The village of Sentvid, not far from the Slovenian capital of Ljubljana in Yugoslavia, echoed with the sound of thousands of singing voices at the weekend (4 July).
GV PAN DOW FROM Church spire TO Amateur Slovence singing groups entering village (6 shots)
SV Different choir groups assembled on village green (2 shots)
GV & SV Austrian choir rehearsing (3 shots)
SV Hungarian choir rehearsing (4 shots)
SV PAN Crowds waving as massed choir sings
SV Choir singing with brass band (2 shots)
GV PAN ACROSS Massed choir singing
Script is copyright Reuters Limited. All rights reserved
Background: The village of Sentvid, not far from the Slovenian capital of Ljubljana in Yugoslavia, echoed with the sound of thousands of singing voices at the weekend (4 July).
SYNOPSIS: The music came from 3,300 singers who were members of the 100 amateur choirs in Sentvid for the village's seventh cultural week. They came from all over Slovenia and from Slovenian communities settle din Austria, Hungary and Italy. slovenia is one of he six republics of the Socialist Federal Republic of Yugoslavia. It has its own language and is rich in traditional folklore and music. And it was many of the old folk sons that were sung by the choirs taking part in the festival. Even when Slovenians move away from their homeland to live in other countries they still retain their traditions - forming clubs, choirs and schools to make sure their children carry on the heritage. One such choir came from Austria to take part.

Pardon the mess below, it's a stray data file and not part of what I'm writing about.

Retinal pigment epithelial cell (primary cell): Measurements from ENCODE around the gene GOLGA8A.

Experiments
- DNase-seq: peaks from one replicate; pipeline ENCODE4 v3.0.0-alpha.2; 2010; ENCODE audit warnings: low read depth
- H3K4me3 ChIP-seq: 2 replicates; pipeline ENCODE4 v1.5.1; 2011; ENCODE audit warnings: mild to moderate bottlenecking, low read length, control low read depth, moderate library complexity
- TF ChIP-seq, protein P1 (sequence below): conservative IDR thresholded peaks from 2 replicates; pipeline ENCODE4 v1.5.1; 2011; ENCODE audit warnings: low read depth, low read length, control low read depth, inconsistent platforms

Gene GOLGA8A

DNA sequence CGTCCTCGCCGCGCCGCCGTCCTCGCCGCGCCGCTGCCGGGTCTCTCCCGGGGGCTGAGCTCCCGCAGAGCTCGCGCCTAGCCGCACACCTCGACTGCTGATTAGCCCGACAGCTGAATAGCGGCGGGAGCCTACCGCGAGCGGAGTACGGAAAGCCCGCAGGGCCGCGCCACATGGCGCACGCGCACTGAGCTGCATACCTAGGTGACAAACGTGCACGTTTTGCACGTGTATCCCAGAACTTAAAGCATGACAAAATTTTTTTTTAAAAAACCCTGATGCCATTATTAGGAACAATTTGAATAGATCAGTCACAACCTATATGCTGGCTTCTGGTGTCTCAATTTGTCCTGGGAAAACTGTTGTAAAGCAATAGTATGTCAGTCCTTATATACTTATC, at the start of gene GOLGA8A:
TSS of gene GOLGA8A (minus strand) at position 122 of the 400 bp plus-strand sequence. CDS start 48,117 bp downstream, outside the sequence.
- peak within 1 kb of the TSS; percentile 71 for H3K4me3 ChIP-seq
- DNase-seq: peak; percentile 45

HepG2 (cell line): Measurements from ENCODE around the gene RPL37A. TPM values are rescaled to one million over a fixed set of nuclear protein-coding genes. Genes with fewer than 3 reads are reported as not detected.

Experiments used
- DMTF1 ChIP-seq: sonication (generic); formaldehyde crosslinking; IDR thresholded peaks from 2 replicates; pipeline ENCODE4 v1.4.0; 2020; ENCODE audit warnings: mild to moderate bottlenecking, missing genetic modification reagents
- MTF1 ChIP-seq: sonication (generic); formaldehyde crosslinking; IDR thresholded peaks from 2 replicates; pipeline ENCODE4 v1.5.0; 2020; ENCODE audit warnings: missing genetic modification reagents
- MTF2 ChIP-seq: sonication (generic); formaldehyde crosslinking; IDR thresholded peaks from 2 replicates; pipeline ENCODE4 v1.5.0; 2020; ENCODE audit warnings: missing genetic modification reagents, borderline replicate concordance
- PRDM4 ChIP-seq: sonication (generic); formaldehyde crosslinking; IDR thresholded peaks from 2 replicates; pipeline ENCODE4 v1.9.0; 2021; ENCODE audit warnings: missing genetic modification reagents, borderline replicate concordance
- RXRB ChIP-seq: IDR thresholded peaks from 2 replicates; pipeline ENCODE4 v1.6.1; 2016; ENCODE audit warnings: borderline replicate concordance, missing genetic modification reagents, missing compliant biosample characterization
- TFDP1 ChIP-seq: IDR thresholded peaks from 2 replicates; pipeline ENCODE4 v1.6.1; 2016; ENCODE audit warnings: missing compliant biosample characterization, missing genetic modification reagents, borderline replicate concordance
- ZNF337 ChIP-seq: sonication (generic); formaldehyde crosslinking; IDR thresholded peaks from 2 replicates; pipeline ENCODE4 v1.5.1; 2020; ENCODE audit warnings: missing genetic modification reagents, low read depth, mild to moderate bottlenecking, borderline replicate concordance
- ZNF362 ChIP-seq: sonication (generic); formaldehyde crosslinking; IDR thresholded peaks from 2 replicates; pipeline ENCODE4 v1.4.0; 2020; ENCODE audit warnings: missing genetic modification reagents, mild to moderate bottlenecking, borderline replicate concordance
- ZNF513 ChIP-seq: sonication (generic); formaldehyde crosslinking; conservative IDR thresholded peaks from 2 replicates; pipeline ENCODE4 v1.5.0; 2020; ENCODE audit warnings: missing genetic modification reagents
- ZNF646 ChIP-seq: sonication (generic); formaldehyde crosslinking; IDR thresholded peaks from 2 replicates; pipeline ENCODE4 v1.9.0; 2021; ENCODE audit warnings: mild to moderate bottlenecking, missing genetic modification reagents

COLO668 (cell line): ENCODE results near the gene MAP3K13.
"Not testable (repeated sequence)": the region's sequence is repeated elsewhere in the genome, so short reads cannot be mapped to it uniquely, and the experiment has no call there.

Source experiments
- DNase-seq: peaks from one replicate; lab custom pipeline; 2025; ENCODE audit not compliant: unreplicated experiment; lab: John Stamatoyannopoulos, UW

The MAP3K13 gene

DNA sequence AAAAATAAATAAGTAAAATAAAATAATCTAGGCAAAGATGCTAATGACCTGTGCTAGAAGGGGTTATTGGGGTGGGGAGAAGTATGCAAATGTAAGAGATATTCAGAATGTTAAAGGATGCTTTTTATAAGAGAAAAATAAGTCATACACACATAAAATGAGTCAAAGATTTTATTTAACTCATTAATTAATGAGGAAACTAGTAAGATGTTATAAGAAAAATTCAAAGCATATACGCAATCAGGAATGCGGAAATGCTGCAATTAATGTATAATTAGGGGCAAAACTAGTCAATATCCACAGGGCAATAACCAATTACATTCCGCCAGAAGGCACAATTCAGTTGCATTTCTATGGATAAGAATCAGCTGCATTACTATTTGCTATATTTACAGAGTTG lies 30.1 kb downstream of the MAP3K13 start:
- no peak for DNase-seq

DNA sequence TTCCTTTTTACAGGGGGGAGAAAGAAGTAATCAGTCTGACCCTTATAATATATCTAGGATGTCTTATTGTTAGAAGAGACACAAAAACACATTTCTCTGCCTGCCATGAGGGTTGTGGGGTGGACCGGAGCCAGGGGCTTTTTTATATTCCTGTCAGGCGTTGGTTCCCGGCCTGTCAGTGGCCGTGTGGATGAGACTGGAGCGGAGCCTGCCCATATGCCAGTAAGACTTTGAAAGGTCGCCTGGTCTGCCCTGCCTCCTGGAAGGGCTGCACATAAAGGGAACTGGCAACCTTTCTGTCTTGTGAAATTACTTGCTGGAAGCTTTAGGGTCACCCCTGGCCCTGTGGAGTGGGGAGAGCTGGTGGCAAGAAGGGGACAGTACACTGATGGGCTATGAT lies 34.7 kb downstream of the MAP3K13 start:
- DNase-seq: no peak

The Slovenian community from Hungary was also represented.
The Yugoslav government has always encouraged folk music and dancing and many government officials were in Sentvid for the festival. Summertime is popular for such festivals and this month a similar one is being held in the Croatian capital, Zagreb. throughout July and into August and international folk dance festival is held every year in the Croatian town of Dubrovnik on the Adriatic coast.
However, the singers didn't have Sentvid to themselves. Brass bands also converged on the village and blended with the choirs to put on a magnificent and spontaneous show.
But it was the grand finale provided by the massed choirs that really stole the day. Singing enthusiastically about true life stories that are the basis of all folklore, their voices must have brought tears to the eyes of at least some members of the vast audience.